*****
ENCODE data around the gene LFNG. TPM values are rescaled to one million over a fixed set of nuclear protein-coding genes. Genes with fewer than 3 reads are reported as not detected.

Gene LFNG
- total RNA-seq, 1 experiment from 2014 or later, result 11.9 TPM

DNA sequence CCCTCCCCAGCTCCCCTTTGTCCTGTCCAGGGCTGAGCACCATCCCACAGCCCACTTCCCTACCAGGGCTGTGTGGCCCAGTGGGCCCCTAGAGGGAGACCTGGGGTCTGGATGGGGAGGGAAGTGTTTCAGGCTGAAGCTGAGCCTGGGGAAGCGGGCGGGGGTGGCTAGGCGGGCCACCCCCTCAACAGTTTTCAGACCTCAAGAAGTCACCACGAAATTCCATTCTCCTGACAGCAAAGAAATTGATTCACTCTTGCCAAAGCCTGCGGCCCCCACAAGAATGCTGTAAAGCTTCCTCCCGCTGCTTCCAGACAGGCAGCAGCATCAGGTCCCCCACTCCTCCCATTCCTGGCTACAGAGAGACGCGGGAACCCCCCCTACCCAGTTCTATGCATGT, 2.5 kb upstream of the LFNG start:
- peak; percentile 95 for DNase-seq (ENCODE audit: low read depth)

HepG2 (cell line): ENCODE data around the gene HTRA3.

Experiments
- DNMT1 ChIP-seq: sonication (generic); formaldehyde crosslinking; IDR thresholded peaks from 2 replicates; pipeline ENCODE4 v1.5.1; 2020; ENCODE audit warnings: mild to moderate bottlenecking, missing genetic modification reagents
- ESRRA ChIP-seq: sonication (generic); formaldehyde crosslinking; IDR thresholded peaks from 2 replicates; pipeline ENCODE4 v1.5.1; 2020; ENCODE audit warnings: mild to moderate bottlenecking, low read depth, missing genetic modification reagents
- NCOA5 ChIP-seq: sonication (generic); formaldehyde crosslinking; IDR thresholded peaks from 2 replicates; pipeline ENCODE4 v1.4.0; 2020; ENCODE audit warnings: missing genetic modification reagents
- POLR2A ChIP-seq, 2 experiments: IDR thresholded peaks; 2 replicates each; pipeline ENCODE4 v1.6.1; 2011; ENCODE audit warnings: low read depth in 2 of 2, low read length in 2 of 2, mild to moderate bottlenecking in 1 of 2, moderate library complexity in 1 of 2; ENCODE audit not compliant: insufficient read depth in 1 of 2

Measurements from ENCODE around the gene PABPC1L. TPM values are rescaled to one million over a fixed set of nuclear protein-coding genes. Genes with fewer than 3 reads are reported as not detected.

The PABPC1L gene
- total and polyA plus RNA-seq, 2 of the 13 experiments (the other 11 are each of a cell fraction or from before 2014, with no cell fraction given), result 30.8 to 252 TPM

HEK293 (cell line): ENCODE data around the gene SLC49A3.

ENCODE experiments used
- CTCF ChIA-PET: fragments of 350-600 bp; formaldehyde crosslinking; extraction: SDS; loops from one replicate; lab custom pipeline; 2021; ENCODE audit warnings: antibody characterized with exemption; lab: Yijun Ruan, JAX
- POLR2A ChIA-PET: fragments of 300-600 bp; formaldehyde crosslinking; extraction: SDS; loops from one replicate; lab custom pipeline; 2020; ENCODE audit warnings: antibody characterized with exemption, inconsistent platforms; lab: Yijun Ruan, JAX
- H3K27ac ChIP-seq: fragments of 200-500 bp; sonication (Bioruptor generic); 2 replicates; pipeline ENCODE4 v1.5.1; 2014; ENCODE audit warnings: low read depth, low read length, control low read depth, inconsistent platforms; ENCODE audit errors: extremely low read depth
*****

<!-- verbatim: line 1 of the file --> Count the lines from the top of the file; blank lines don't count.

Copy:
ENCODE data around the gene LFNG. TPM values are rescaled to one million over a fixed set of nuclear protein-coding genes. Genes with fewer than 3 reads are reported as not detected.